Yours or mine? Whose English?

Surbhi Nagpal

English teaching in Indian classrooms is usually associated with grammatical competence. Since the globalised world demands competence ,teachers and educators must give due importance to culture and context when teaching English as a second language. The article highlights a recent initiative in this direction.

That unsettled feeling

Neeraja Raghavan

Teachers are a harried lot and have their everyday concerns. But it is the reflective teacher who stops to think about what she or he is doing who goes to become a happy and successful teacher. It is this process of reflection or action research that helps in teacher development. Three real cases have been cited here to show that when a teacher feels unsettled, it is then that her journey to development begins

The science of separation – 1

Avneesh Shukla

The science teaching-learning process becomes more interesting if a practical approach is taken instead of rote learning and an emphasis on drill. Students feel connected and there is a sense of participation if examples from their everyday lives are demonstrated and highlighted. The author of this article explains how a lesson on separation techniques using everyday examples found a chord within government school students.

An open letter to teachers

G. Gautama

Here is a passionate appeal from a renowned educator to all teachers to introspect about the new education policy that may come into being. It is an appeal to teachers to fight the government’s move to scrap the ‘no detention policy’.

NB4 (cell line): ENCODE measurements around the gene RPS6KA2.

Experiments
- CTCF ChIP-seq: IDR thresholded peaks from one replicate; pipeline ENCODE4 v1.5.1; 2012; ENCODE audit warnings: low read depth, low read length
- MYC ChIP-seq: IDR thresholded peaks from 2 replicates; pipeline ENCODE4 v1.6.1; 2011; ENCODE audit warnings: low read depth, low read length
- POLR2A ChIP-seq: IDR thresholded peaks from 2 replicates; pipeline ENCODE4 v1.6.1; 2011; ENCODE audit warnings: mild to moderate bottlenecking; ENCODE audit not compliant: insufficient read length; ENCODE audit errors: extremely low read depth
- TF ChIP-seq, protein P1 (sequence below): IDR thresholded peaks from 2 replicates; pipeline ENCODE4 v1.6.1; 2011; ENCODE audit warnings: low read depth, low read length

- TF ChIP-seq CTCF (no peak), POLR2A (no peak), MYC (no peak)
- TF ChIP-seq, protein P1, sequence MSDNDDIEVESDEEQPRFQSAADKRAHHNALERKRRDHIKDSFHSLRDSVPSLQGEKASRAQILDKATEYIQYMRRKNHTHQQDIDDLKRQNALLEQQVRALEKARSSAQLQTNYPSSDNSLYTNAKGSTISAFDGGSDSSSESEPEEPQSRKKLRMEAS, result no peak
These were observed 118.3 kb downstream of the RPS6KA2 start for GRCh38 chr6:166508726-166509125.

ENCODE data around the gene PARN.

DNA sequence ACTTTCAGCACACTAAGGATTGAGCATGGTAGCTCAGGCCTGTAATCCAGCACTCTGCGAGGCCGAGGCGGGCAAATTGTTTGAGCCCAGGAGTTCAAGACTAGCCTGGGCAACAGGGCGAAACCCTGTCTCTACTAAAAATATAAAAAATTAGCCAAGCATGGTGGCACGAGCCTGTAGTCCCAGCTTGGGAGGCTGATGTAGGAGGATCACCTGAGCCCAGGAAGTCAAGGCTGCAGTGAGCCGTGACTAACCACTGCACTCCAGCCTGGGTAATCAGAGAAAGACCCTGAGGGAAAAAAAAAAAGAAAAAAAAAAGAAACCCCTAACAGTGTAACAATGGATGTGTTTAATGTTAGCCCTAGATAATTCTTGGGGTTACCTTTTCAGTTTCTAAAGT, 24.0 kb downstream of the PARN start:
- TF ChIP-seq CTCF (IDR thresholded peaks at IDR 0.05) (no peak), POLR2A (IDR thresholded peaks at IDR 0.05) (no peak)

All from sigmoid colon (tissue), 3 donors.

Can you print out this…thing?

Ullas Ponnadi
The next big thing in technology is 3D printing. Over the next few years, 3D printing is bound to create a revolution of sorts. At the school level, this exciting area can be introduced to the children, provided schools are able to afford a 3D printer. Low- cost solutions are also available with contents that can be reasonably aligned with the school curriculum. Read up on this exciting technology.

Beware of schools!

Ashtami Rajan
Be wary of schools for they do not inculcate the spirit of liberty, fraternity and equality;be wary of schools because they operate on a model that inhibits freedom, encourages competition at the cost of cooperation and gives unequal opportunities to students; be wary of schools because they restrict movement of children, their ability to communicate and learn from each other in the name of discipline. These are some of the arguments put forward by the author. She argues that unless schools become sites where dominant frameworks are challenged and stereotypes are broken, they will remain spaces one needs to be wary of.

A sense of oneness

Arun Elassery
The Valley School, Bangalore, has been around for 35 years, and that itself speaks for its sense of oneness that prevails in the school.

How would you like to learn art?

Lakshmi Karunakaran
Anna Okrasko talks about her journey as a student of art, an artist and as a teacher of art in this interview to Teacher Plus. She talks about her experience in art education in Poland, Spain and the Netherlands and why she thinks teachers need to be more open to experimentation in the classroom.

Start, Camera, Caution!

Ardra Balachandran

CCTVs in the classroom, cameras in the toilets…. can this happen in schools in our country? Make no mistake. Slowly, but surely, Big Brother keeping a watch on teachers and children is becoming a reality. This idea of school surveillance is our Cover Story this month and our correspondent spoke to several teachers and students to get their view on this invasive mechanism. The use of CCTVs in classrooms and schools may have improved safety systems, but using them to monitor teacher activity has raised a few hackles. Is surveillance or monitoring necessary to run a system? How far can one go and when does it become invasive? The questions are many and the answers difficult to comprehend.